Jacket designed by Jessica Handelman
I just love this cover and the peek into Chinese culture. We have the tall mountains in the background with a pagoda, and then the up close buildings with lanterns and curved roofs. The colors reflect sunset and the children running in the middle let you know this book is going to be an adventure. The spotlight is on the title, The Emperor's Riddle, which intrigued me right away. What is this riddle? Is it a contest of some sort? The cover foreshadows a mystery and I would pick this book up just to find out what that mystery involved. What about you?
Wednesday, February 28, 2018
I am happy to announce that I have won a badge for one of the topped ranked children's book blogs. If you feel so inclined, please go give my blog a thumbs up :) I am number 27 on the list at the moment- http://www.rankedblogs.com/childrens-book
Monday, February 26, 2018
Welcome to MMGM! The day I focus on middle grade books. Today I am reviewing ReStart by Gordon Korman.
Now Chase has to decide who he is going to be in the future. He has the chance to redo his life, make-up for past wrongs, and even befriend those he before bullied. However, when one has such a torrid past, it tends to catch up with you. Can Chase be forgiven and can he forgive himself?
Great book! I love that it tackles the question about inherit good. Chase, a horrible bully before, is granted a tabala rasa, a blank slate. He no longer has his father fueling his pride or his friends following his every command. He is immediately good. He looks at the world and sees areas where he can serve others and enjoy the company of friends regardless of circumstances. Korman tells such a fine story of forgiveness, bravery, and goodness.
I like that we start the story from Chase's perspective. The reader sees him awaken and realizes he has no idea who he is or what happened, but then the chapters begin to switch to other kids perspectives and as they react to Chase, the reader is able to see the horror of Chase's past and the effect his bullying once had on those around him. Those same kids are now slowly becoming his friends, and the reader is able to see a clear contrast between the old and new Chase.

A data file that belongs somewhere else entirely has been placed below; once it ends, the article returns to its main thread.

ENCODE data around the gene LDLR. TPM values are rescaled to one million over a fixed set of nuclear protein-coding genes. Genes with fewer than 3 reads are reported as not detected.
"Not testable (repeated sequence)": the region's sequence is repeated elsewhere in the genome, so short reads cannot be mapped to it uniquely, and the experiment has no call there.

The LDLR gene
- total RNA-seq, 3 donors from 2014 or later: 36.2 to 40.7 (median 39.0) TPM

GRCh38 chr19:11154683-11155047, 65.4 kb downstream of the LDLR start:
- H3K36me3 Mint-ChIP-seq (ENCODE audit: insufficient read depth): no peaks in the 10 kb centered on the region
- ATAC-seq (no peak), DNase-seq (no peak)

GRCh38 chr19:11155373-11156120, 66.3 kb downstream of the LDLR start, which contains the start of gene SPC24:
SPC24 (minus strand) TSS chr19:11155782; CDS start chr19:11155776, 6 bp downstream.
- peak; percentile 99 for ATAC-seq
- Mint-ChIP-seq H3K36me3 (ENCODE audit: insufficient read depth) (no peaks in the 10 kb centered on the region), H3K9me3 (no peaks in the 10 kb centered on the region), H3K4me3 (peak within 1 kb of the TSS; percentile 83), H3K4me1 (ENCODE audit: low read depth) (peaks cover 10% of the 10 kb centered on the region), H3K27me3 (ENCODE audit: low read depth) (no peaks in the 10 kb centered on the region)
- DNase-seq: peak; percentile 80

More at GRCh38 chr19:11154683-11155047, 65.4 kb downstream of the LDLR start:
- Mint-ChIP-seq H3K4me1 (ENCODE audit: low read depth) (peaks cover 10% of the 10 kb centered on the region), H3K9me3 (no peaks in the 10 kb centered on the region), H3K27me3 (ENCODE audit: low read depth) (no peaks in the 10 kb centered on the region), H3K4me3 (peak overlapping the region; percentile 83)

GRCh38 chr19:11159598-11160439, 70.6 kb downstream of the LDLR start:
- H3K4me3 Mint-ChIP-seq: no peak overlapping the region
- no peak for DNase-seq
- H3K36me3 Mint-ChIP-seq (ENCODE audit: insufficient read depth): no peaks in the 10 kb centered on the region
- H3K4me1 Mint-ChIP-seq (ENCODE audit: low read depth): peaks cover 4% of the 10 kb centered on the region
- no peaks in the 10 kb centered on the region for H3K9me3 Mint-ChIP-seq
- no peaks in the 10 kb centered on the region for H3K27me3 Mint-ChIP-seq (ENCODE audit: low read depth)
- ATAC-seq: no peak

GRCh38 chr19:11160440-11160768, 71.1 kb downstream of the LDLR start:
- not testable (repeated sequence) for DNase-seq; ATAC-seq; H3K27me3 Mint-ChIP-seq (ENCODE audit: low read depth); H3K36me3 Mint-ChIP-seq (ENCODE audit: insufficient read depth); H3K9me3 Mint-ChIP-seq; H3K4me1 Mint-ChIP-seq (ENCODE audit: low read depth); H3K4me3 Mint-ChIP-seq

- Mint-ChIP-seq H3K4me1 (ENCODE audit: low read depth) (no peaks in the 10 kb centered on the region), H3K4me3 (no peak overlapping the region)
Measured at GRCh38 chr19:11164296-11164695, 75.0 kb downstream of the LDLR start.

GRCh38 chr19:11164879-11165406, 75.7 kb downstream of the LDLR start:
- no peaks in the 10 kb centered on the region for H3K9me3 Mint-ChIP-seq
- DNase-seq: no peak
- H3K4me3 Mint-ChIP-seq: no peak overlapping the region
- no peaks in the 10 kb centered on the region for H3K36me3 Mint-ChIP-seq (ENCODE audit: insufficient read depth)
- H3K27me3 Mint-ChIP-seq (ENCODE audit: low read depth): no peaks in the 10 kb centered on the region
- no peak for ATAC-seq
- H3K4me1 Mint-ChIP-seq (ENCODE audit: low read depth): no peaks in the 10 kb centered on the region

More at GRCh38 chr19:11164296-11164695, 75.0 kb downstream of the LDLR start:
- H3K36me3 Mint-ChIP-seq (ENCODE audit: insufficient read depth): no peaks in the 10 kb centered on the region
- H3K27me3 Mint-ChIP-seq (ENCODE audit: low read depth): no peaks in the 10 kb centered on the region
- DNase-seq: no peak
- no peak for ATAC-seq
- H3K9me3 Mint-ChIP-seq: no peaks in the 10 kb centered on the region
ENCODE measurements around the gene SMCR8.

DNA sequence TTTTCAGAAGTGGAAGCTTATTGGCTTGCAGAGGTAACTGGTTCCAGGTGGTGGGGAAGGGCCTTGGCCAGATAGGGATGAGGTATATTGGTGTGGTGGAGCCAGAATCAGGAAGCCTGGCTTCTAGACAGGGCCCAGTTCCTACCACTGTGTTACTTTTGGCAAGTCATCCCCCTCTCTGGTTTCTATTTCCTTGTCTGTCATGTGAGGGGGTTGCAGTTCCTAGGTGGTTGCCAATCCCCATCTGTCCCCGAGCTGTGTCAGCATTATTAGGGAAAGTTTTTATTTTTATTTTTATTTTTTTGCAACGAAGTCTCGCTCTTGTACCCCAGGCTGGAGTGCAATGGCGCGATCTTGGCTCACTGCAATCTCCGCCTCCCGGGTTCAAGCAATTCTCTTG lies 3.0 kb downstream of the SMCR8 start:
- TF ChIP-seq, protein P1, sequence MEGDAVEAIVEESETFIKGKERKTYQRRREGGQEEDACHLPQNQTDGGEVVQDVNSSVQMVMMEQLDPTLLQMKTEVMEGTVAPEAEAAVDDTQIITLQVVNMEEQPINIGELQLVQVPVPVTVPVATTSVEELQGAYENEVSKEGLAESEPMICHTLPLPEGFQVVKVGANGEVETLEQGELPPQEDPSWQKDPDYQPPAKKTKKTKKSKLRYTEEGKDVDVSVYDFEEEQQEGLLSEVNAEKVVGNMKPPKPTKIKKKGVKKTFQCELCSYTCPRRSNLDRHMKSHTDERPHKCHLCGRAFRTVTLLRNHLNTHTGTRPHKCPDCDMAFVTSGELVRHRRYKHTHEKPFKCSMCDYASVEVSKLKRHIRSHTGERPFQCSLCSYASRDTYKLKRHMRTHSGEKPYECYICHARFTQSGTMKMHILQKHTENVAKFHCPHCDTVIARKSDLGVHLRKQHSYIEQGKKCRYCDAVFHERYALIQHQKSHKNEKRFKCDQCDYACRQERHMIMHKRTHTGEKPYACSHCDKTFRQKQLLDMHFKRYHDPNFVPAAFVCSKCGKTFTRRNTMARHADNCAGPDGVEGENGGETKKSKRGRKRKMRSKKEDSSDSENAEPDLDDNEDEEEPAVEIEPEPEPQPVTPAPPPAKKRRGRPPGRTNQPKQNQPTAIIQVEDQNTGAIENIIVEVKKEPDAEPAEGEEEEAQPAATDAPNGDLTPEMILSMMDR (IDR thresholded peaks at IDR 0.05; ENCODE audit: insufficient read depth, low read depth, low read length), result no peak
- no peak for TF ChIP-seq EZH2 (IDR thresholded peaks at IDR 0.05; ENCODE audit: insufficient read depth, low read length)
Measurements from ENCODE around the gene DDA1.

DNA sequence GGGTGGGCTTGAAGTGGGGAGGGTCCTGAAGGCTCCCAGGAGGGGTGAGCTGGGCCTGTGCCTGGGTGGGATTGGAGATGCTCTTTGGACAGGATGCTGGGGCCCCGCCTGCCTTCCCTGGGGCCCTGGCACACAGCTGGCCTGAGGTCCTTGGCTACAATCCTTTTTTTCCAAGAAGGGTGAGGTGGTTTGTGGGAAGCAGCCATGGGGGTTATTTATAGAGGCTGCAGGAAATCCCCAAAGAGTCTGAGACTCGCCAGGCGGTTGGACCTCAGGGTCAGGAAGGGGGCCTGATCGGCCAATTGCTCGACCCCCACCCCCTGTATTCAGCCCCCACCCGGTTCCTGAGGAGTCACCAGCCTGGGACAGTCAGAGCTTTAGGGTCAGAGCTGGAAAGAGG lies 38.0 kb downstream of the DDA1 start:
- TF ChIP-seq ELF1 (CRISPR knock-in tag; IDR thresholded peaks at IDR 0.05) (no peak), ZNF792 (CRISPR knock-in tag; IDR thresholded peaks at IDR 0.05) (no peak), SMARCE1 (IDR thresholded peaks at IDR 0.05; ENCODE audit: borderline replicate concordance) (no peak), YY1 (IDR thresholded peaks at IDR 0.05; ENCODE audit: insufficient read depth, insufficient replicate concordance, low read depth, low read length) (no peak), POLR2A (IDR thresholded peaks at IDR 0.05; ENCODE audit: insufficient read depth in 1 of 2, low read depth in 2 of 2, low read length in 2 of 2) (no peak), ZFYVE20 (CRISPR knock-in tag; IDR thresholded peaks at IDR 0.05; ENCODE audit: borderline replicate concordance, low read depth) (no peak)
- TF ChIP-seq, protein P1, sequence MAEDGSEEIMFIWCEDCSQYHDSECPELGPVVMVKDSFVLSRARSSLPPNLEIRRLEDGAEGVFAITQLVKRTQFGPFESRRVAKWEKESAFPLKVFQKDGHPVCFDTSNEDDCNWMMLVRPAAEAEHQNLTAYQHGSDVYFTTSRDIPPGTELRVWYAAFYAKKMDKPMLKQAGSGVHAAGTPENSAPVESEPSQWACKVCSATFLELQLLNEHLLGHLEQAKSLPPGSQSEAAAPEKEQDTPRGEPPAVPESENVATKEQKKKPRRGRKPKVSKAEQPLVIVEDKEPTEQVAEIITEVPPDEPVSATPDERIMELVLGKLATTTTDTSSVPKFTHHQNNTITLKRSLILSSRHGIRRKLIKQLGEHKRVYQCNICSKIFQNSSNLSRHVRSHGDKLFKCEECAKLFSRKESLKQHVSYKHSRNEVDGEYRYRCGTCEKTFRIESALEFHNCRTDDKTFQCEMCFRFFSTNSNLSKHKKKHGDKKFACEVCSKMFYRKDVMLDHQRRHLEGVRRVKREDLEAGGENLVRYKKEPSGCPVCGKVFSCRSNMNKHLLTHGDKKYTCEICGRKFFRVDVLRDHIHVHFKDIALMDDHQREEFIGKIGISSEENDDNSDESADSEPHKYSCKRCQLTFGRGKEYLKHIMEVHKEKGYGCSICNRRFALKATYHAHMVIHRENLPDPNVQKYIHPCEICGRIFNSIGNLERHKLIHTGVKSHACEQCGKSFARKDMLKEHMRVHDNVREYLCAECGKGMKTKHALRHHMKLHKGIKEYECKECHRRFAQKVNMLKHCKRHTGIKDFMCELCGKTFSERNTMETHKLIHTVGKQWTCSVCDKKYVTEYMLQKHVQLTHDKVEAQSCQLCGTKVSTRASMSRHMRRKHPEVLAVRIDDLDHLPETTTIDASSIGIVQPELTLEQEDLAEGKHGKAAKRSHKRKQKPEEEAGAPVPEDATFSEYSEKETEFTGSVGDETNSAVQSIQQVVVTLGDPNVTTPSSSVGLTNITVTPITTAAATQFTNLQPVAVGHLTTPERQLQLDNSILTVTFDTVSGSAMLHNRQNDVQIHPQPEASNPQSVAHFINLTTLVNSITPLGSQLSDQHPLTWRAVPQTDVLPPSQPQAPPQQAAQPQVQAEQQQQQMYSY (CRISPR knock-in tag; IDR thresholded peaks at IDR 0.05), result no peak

The parts told from Chase's POV allow us a glance into his true heart. You watch as he struggles within himself to deal with his past and his fight to now be the person he wants to be. I really feel the author chose well in allowing the reader into several student's POV's. It just makes the whole story richer and full of life.
The middle school setting is familiar, though I found some of the situations to be older than a 13 year-old would deal with. Sometimes it felt like we were in high school, but overall the story hits the mark. I think the interesting question that stays in the reader's mind is what if Chase does get his memory back? Will he still be the friendly guy he has become? These questions sat in the back of my mind as I read, and though we don't officially get a full on return of memory, the story plays out in such a way that this new, nicer Chase seems to be the guy that will stay around. In the closing chapter, we get a look through Brendan's eyes (one of the boy's Chase used to bully) and we see him notice Chase in the hallways sometimes looking gray and shocked. The conclusion being that occasionally a small memory slips in that makes Chase sick, but he has to learn to deal with his past while heading toward his future.
Like I said, this is a great book full of meaning and deep thoughts. I think it is one every child should read and I'm giving it 5 stars!